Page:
Moses and the Lion

John Michael ‘Mike’ Hawthorn, born on April 10, 1929, in Mexborough, Yorkshire, was one of Britain’s most celebrated racing drivers of the 1950s.

In 1958, Mike Hawthorn became the first British driver to win the Formula One World Championship.

Hawthorn’s partnership with Scuderia Ferrari was legendary. He drove for the Italian team from 1953 to 1958 and played a pivotal role in Ferrari’s success.

Mike was known for his rebellious streak both on and off the track. He was notorious for disregarding team orders and pursuing victory at all costs.

This fierce independence made him a captivating figure in motorsport and endeared him to fans who admired his audacity.

He became known as the ‘Lion of England.’

Despite his competitive nature, Hawthorn was also known for his sportsmanship.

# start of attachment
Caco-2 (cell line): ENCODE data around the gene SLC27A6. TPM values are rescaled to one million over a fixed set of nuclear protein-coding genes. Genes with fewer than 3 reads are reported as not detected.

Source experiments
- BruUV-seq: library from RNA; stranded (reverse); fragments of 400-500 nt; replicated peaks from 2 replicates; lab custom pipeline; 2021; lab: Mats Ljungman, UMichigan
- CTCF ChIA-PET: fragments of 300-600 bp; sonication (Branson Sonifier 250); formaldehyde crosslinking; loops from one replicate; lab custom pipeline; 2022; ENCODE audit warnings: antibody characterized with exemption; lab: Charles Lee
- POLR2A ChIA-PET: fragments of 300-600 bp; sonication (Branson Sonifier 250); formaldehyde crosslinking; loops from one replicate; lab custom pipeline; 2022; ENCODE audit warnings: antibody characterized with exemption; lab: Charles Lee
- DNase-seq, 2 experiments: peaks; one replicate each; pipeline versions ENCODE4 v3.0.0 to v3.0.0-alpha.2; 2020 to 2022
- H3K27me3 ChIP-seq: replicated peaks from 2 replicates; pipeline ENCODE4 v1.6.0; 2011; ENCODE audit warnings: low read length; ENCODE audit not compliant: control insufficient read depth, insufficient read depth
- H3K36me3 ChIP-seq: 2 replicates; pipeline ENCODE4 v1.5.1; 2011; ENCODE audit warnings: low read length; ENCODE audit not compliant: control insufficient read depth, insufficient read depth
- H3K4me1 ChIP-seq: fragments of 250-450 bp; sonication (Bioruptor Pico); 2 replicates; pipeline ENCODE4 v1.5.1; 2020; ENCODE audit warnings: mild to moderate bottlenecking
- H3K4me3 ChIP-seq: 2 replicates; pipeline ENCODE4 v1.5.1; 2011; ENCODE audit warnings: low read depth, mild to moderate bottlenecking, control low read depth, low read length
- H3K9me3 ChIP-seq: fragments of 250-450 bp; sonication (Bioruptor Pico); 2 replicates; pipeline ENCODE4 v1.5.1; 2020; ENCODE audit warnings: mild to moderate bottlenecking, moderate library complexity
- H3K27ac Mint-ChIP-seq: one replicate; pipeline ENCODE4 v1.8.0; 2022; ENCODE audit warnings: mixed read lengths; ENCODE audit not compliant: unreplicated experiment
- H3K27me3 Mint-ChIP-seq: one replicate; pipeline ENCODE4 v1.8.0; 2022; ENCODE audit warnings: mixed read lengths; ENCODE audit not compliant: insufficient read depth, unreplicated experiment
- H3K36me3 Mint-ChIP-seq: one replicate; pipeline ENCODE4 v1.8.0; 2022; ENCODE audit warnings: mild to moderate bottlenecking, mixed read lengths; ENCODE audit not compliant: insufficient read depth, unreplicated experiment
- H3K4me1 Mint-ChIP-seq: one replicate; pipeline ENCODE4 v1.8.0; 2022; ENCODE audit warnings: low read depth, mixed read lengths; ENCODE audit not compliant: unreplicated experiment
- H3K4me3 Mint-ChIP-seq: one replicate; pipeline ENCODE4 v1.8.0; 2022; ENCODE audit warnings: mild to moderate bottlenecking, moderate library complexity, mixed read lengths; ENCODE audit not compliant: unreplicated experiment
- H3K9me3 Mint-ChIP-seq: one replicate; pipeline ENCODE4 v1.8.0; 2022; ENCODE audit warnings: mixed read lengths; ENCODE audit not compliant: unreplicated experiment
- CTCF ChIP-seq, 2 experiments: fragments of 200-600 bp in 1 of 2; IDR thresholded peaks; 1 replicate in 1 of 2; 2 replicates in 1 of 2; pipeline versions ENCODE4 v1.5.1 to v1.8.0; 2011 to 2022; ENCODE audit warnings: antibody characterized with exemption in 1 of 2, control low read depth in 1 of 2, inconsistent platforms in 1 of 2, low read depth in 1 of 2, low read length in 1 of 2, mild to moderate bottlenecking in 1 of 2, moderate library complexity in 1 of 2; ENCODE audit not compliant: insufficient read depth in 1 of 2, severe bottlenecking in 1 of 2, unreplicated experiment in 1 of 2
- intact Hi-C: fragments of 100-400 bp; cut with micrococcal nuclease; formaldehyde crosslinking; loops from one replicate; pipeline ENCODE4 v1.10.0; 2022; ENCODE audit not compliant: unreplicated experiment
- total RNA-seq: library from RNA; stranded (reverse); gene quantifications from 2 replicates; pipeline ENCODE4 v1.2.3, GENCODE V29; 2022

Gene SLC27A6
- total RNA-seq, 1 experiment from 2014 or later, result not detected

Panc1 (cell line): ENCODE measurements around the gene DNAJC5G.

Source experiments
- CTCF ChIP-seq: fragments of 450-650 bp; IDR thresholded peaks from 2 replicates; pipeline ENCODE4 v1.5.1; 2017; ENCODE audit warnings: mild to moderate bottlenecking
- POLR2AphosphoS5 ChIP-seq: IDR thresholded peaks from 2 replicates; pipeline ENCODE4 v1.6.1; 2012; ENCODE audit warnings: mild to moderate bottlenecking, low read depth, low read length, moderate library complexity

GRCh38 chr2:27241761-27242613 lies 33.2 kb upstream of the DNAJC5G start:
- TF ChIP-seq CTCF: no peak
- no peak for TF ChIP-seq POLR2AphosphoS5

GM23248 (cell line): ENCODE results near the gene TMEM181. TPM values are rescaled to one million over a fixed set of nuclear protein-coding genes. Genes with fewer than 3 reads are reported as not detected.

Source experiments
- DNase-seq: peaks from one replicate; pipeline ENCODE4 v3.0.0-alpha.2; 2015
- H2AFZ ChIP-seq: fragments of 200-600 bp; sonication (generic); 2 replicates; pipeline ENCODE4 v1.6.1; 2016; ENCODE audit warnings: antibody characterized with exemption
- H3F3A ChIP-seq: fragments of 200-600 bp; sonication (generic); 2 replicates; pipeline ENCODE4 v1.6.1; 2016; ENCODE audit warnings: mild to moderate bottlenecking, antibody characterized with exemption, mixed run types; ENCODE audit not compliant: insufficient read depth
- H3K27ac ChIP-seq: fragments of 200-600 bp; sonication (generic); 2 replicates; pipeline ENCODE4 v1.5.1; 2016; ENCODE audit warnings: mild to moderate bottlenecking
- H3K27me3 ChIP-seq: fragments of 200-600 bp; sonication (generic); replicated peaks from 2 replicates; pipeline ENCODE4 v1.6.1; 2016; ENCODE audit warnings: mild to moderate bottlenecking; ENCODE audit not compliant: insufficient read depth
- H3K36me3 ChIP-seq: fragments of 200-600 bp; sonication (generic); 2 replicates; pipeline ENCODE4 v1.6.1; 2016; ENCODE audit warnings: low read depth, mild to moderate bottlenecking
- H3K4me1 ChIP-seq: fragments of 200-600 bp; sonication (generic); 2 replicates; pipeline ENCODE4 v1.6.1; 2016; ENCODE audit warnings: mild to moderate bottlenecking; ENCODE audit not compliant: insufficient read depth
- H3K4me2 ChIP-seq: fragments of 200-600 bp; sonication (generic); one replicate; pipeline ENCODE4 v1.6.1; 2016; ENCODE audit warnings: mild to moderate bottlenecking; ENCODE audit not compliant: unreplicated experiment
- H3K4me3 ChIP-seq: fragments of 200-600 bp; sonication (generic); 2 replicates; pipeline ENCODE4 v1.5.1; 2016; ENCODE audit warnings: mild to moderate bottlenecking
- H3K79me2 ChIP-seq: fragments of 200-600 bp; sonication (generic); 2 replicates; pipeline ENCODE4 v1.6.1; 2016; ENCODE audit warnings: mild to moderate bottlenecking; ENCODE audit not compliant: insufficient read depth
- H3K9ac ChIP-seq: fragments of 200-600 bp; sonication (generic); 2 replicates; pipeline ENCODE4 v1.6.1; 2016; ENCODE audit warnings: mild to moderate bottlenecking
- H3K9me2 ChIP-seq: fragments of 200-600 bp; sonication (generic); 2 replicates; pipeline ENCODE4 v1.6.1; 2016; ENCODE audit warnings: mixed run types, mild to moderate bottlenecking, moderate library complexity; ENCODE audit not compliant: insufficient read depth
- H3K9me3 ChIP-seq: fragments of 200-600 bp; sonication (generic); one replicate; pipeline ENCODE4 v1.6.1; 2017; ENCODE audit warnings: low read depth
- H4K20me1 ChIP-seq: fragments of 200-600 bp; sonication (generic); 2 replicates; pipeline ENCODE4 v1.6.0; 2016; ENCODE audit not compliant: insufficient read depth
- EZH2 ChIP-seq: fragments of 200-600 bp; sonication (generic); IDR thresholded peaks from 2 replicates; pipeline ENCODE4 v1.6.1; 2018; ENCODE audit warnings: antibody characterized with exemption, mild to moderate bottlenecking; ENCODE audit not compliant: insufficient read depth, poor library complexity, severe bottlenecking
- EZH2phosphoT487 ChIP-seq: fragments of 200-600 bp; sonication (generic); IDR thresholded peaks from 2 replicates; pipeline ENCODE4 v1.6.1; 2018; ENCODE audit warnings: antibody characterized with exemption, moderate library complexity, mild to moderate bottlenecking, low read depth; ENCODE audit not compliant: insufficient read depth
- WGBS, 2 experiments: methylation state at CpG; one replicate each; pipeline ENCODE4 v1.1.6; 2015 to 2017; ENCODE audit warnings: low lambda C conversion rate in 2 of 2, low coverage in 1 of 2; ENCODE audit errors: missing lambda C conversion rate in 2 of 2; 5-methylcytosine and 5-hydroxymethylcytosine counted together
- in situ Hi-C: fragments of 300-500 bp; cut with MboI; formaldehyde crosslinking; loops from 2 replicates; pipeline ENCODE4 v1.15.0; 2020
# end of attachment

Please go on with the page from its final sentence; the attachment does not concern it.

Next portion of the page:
He shared a memorable rivalry with Stirling Moss, another British racing legend, and the two drivers respected each other on and off the track.

His referral showed this to Stirling Moss as Moses, his way of highlighting his Jewish ancestry.

Mike’s graciousness in victory and defeat earned him admiration from fellow competitors and fans worldwide.

While Mike Hawthorn was primarily known for his achievements in car racing, he had some involvement with motorbikes early in his career.

But there was another side. Mike demonstrated the traits of snobbism and chauvinism that were widespread then.

Sadly, Mike’s life was cut short on January 22, 1959, at the young age of 29 in a road accident at the ‘Hogs Back’ on the Guildford bypass.

There has been much speculation about the accident, ranging from racing with Rob Walker driving his Mercedes 300SL to his terminal kidney condition.

We shall never know.

His legacy continues to inspire, reminding us of the passion and bravery that define motor racing’s essence.